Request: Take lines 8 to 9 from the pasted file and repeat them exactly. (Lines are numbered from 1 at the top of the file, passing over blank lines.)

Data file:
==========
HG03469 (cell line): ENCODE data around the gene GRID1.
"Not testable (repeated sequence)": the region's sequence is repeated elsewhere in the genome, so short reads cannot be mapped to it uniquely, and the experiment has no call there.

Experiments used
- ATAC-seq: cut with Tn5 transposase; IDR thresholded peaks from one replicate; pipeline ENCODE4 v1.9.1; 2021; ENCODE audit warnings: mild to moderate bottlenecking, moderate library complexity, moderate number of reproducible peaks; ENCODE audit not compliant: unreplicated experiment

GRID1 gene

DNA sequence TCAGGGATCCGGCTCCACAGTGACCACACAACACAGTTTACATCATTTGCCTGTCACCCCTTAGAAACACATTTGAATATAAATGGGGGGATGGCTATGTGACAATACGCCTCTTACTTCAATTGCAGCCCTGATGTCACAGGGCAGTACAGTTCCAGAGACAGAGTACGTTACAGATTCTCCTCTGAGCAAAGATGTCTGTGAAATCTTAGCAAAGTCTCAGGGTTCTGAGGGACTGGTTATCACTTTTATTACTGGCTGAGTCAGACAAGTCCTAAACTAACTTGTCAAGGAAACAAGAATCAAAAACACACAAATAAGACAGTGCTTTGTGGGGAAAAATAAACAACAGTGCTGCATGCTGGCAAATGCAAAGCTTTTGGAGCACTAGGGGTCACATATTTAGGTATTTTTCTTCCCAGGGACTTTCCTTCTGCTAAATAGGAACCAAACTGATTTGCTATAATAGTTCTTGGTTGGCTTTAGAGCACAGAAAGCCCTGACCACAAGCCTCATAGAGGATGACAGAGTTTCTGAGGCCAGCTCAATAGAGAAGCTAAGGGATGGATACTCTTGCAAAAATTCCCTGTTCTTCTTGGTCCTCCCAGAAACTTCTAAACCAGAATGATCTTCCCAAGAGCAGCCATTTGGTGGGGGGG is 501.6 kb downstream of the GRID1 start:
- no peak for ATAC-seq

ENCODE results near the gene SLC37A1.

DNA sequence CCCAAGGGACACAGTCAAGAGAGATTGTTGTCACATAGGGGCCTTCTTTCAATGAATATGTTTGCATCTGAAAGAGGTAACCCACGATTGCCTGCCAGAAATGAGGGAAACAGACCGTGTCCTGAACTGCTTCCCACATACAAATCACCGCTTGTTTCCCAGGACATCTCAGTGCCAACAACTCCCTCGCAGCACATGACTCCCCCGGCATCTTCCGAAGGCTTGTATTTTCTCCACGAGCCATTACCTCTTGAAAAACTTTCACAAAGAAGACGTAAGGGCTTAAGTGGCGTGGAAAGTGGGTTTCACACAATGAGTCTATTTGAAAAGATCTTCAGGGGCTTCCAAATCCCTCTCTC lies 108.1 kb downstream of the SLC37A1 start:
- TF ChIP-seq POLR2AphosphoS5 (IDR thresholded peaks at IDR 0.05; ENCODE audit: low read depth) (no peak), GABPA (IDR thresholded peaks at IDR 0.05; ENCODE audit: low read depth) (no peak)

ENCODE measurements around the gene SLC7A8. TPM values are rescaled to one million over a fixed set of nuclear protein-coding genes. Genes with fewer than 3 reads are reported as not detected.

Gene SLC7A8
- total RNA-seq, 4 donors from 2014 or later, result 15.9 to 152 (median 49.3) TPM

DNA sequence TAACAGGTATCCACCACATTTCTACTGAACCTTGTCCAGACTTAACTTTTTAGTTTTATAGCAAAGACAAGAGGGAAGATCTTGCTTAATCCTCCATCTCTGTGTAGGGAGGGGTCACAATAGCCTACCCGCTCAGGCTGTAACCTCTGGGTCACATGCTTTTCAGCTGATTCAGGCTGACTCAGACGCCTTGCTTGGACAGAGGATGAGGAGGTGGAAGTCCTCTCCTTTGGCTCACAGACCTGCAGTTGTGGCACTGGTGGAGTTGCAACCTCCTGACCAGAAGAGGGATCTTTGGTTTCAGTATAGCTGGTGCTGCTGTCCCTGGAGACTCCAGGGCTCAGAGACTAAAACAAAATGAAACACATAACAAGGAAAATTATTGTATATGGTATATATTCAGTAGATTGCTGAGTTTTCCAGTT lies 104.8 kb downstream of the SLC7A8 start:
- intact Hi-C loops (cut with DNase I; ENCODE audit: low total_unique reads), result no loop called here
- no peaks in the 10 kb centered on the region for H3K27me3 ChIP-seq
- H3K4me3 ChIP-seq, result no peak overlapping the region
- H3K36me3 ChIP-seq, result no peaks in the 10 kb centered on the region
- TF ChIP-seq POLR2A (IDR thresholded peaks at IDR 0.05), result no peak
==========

ENCODE results near the gene SLC37A1.

DNA sequence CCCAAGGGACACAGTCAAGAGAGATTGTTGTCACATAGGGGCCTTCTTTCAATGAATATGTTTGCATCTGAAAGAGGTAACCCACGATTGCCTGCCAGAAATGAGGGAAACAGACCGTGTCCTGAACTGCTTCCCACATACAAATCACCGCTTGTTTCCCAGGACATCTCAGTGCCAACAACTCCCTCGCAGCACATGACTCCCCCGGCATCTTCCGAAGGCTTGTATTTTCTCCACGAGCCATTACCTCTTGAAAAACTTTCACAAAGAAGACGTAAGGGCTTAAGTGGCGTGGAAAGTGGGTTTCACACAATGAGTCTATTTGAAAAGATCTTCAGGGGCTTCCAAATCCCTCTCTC lies 108.1 kb downstream of the SLC37A1 start: